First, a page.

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The social roots of self development: from a bodily to an intellectual interpersonal dialogue


Bolis,  Dimitris
Independent Max Planck Research Group Social Neuroscience, Max Planck Institute of Psychiatry, Max Planck Society;

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Fini, C., Bardi, L., Bolis, D., Fusaro, M., Lisi, M. P. P., Michalland, A. H., et al. (2023). The social roots of self development: from a bodily to an intellectual interpersonal dialogue. PSYCHOLOGICAL RESEARCH-PSYCHOLOGISCHE FORSCHUNG. doi:10.1007/s00426-022-01785-6.

Cite as: https://hdl.handle.net/21.11116/0000-000D-1BCF-D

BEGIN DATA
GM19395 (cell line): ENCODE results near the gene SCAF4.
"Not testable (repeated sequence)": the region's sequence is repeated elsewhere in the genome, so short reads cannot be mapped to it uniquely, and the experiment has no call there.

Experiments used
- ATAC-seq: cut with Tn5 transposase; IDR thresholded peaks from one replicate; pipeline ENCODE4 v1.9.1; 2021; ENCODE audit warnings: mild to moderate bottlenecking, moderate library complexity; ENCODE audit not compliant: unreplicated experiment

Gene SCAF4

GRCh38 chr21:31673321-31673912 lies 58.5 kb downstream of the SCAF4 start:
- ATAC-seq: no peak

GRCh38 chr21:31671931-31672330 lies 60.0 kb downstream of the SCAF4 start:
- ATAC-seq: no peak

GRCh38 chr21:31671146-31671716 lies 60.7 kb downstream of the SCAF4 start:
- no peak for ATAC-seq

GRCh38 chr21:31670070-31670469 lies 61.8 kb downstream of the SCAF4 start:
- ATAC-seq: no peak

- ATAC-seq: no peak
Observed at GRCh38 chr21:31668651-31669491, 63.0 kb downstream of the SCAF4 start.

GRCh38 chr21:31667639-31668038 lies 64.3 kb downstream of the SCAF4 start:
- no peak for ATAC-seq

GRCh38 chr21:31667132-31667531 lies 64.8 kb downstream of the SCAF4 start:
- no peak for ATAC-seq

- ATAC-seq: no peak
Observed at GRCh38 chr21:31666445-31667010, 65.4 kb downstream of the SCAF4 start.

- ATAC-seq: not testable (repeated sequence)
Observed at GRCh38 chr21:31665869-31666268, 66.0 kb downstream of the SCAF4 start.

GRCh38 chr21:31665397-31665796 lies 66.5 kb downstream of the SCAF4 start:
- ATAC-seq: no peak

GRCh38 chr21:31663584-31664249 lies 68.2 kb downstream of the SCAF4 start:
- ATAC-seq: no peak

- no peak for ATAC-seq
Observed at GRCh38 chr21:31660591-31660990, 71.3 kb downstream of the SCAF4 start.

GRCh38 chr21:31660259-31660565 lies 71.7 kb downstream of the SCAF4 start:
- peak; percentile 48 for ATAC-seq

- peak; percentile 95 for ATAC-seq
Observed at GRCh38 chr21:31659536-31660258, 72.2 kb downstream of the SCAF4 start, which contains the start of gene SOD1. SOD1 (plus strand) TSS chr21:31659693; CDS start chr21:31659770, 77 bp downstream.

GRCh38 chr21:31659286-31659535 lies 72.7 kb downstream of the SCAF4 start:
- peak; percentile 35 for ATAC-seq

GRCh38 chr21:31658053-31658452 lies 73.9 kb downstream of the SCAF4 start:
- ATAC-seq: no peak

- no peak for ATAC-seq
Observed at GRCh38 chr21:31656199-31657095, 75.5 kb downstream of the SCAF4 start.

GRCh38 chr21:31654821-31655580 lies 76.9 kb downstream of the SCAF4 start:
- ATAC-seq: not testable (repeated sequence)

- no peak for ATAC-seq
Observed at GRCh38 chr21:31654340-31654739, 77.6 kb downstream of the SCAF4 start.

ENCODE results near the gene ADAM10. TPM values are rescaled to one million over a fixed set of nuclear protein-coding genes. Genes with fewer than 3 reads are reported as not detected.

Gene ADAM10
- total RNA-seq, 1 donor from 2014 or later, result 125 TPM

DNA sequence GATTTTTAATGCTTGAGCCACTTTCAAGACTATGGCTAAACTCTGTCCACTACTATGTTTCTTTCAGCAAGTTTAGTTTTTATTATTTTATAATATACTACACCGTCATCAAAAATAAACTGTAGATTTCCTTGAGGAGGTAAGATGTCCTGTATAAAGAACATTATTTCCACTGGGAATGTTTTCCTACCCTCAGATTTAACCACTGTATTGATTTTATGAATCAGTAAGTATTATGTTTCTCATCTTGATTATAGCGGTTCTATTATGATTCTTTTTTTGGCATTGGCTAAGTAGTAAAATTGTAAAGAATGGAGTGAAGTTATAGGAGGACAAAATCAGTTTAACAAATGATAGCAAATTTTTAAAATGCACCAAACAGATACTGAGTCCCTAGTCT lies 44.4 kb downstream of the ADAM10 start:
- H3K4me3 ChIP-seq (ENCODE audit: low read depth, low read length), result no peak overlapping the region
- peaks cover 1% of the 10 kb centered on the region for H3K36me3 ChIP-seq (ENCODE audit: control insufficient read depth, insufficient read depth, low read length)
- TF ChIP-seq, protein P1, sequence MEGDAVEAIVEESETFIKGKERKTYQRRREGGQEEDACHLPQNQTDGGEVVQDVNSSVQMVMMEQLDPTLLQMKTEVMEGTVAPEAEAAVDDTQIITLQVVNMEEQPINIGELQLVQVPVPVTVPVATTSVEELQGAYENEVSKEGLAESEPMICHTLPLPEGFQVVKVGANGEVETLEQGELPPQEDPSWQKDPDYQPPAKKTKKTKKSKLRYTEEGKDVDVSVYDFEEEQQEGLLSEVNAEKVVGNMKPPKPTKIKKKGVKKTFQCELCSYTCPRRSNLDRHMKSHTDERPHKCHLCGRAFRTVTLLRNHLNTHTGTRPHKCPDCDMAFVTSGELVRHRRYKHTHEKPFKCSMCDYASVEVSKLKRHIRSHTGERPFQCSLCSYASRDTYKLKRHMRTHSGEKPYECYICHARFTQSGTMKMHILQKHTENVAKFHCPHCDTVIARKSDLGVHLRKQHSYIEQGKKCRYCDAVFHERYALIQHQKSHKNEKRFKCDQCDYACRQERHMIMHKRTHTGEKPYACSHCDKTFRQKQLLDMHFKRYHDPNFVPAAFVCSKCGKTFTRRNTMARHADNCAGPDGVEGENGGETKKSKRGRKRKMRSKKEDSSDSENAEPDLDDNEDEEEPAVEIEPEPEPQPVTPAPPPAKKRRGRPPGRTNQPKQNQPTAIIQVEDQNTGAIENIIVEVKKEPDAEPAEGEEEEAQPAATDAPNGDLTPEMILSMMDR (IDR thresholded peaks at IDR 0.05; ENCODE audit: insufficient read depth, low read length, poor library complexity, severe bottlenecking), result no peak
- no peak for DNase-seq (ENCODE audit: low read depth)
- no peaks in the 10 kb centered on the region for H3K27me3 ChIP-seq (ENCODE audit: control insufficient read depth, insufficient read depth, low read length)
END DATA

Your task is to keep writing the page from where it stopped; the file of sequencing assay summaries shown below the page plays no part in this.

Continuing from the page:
In this paper, we propose that interpersonal bodily interactions represent a fertile ground in which the bodily and psychological self is developed, gradually allowing for forms of more abstract and disembodied interactions. We start by focusing on how early infant-caregiver bodily interactions play a crucial role in shaping the boundaries of the self but also in learning to predict others' behavior. We then explore the social function of the sense of touch in the entire life span, highlighting its role in promoting physical and psychological well-being by supporting positive interpersonal exchanges. We go on by introducing the concept of implicit theory of mind, as the early ability to interpret others' intentions, possibly grounded in infant-caregiver bodily exchanges (embodied practices). In the following part, we consider so-called higher level forms of social interaction: intellectual exchanges among individuals. In this regard, we defend the view that, beside the apparent private dimension of "thinking abstractly ", using abstract concepts is intrinsically a social process, as it entails the re-enactment of the internalized dialogue through which we acquired the concepts in the first place. Finally, we describe how the hypothesis of "dialectical attunement " may explain the development of abstract thinking: to effectively transform the world according to their survival needs, individuals co-construct structured concepts of it; by doing so, humans fundamentally transform not merely the world they are being in, but their being in the world.